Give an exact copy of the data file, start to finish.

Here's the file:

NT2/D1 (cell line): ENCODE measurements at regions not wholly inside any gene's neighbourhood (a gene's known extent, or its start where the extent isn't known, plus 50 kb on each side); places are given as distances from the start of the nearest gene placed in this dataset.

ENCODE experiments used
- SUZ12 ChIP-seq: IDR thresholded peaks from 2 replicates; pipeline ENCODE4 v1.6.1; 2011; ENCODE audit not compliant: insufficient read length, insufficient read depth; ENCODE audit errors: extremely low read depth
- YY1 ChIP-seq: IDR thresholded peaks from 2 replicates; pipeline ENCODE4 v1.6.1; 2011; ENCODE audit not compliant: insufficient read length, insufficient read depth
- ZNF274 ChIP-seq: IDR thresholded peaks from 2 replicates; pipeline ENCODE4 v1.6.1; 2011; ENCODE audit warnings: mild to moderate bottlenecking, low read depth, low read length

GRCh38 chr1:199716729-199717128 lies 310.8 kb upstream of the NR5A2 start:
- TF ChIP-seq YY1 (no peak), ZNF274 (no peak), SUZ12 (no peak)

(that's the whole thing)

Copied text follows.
NT2/D1 (cell line): ENCODE measurements at regions not wholly inside any gene's neighbourhood (a gene's known extent, or its start where the extent isn't known, plus 50 kb on each side); places are given as distances from the start of the nearest gene placed in this dataset.

ENCODE experiments used
- SUZ12 ChIP-seq: IDR thresholded peaks from 2 replicates; pipeline ENCODE4 v1.6.1; 2011; ENCODE audit not compliant: insufficient read length, insufficient read depth; ENCODE audit errors: extremely low read depth
- YY1 ChIP-seq: IDR thresholded peaks from 2 replicates; pipeline ENCODE4 v1.6.1; 2011; ENCODE audit not compliant: insufficient read length, insufficient read depth
- ZNF274 ChIP-seq: IDR thresholded peaks from 2 replicates; pipeline ENCODE4 v1.6.1; 2011; ENCODE audit warnings: mild to moderate bottlenecking, low read depth, low read length

GRCh38 chr1:199716729-199717128 lies 310.8 kb upstream of the NR5A2 start:
- TF ChIP-seq YY1 (no peak), ZNF274 (no peak), SUZ12 (no peak)